'Essential' to modernization

By , Staff correspondent of The Christian Science Monitor

A nationwide campaign to promote intellectuals and to improve their living and work conditions has been underway in China since the Communist Party's 12th congress opened here in September.

China's leadership recognizes that its ambitious goal of quadrupling agricultural and industrial production by the end of the century cannot be fulfilled without mobilizing intellectuals. This group, as defined here, includes the scientists, engineers, technicians, economists, statisticians, and managers essential to a modern industrialized society.

After many years during which intellectuals were treated with suspicion and hostility and sometimes with downright cruelty, they are now officially being accepted as one of the country's ''three basic forces'' - the others being the workers and the peasants.

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In a recent report to the National People's Congress Premier Zhao Ziyang commended two scientists, who passed on this year, for their brilliance and selflessness. And Marshal Nie Rongzhen, who served for many years as chairman of the science and technology commission, was quoted as saying that without intellectuals China could not quadruple agricultural and industrial output by the end of the century.

But official acceptance does not mean that central policy is being implemented at lower levels, particularly in regard to practical matters such as better housing or higher wages.

One intellectual I know lives in one room with her husband, who is a technician in a design institute, and their 10-year-old son. When she works on scientific translations at home, she must share her room with her husband, who is watching television after having cooked supper for her, and their son, who is doing his homework. The son occupies the dining table after the evening meal, so she uses the top of her foot-powered sewing machine as her work table.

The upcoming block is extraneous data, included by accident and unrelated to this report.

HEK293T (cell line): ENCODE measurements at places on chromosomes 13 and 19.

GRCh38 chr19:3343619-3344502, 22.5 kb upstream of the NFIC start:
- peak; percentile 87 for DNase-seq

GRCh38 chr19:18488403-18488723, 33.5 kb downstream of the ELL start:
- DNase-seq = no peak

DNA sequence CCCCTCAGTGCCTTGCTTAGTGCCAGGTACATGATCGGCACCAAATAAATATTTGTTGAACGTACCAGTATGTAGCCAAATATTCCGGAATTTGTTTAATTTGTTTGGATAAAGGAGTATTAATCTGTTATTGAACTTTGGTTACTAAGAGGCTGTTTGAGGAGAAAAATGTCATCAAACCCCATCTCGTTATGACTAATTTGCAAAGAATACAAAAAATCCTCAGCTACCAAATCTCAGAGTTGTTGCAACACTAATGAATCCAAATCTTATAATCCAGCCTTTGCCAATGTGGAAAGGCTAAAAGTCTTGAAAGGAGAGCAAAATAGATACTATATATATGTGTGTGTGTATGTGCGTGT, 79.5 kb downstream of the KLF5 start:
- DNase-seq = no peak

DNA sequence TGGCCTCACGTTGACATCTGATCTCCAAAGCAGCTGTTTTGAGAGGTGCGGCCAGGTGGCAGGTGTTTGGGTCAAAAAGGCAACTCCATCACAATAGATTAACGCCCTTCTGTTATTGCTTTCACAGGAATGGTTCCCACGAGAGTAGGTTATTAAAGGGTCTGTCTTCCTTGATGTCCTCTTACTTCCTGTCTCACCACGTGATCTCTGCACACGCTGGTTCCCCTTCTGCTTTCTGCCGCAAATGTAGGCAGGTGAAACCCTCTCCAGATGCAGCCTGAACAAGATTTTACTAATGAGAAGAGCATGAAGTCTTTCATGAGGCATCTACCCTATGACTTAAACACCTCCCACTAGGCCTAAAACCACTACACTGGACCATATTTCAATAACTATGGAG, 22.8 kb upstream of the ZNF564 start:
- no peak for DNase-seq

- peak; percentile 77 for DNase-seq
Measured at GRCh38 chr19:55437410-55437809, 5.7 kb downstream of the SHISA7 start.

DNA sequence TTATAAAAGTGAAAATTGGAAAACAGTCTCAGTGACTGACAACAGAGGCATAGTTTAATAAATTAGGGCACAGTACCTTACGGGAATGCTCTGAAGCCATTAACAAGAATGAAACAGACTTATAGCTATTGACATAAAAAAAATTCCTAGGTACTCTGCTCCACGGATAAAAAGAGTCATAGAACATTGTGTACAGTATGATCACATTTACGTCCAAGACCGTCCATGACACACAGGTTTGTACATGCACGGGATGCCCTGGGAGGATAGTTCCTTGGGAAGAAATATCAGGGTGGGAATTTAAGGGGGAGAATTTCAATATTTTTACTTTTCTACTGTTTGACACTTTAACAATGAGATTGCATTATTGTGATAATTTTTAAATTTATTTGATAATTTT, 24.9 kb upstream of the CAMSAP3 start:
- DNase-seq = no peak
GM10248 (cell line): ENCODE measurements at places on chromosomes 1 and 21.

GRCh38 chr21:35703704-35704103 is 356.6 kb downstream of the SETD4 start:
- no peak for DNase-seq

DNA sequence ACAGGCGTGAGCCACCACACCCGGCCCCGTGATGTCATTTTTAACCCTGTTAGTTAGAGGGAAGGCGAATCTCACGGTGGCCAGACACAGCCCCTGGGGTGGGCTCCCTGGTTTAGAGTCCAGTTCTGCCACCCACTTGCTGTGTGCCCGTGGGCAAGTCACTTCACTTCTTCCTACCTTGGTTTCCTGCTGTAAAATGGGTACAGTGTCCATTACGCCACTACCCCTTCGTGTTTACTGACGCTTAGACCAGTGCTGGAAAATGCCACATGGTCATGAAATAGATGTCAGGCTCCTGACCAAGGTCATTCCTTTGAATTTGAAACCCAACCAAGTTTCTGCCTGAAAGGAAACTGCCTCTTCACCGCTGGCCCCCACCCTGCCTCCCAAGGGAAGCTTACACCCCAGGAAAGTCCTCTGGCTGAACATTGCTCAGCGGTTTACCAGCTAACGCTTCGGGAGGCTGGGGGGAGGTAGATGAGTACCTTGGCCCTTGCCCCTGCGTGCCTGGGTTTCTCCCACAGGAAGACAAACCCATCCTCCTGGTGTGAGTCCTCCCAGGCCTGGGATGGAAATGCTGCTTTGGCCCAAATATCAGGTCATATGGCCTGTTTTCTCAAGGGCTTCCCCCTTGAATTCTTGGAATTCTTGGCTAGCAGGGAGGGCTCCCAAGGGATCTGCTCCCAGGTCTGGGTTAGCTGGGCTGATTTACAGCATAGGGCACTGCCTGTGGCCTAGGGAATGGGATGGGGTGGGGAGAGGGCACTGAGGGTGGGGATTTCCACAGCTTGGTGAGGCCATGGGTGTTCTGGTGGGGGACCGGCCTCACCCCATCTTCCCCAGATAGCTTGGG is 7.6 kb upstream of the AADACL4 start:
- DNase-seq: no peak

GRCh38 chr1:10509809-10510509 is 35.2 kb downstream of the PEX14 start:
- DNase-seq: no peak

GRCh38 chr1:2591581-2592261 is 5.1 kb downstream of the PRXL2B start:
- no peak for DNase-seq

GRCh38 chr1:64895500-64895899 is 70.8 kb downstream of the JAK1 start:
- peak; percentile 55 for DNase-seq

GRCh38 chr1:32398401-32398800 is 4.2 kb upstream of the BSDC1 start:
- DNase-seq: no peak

There is nothing particularly unusual about this arrangement. The family is fortunate to have a room in a modern building, even though the kitchen is in the hall and there is no private bathroom.

During the Cultural Revolution (1966-76), this intellectual spent three years shoveling manure and toting bricks in a so-called May Seven cadre school in central China. His fellow-inmates were all from Tsinghua University, the MIT of China. They were there because the ''gang of four'' (headed by Mao Tse-tung's wife Jiang Qing) considered intellectuals as the ''stinking ninth category'' who could only be remolded through hard physical labor.

Even before the Cultural Revolution, intellectuals were the targets of the anti-rightist campaign of 1957. And in the early years of the People's Republic, intellectuals were described as people to be ''united with, reformed, and educated.''

In other words, intellectuals were not part of the ''broad masses,'' in those days described as workers and peasants. An intellectual, in China, is a person who has received at least some form of education beyond secondary school. The number of such persons, according to the 1982 national census, is just over 6 million, or 599 per 100,000.

A recent People's Daily article commented that in most developed countries, for each 100,000 people there were several thousand with higher education. ''Mao Tse-tung was an intellectual,'' said a Chinese journalist. Chairman Mao, however , never fully trusted intellectuals, and he was the main impetus behind both the anti-rightist campaign and the Cultural Revolution.

Today the bias against intellectuals is most pronounced among members of the party and government bureaucracy at all levels who are of peasant or worker origin and who, as the news media put it, are still influenced by the ''leftist errors'' of the Cultural Revolution period.

''The crux of the matter,'' said a People's Daily editorial on Oct. 21, ''is that certain comrades are still treating intellectuals as the petty bourgeoisie or the bourgeoisie. A small number of comrades even go so far as to say that 'intellectuals can only be utilized but not trusted, and they must not be allowed to have power,' 'the more intellectuals are admitted into the party, the (more the) party will deteriorate,' and so on. They are making a great mistake.''

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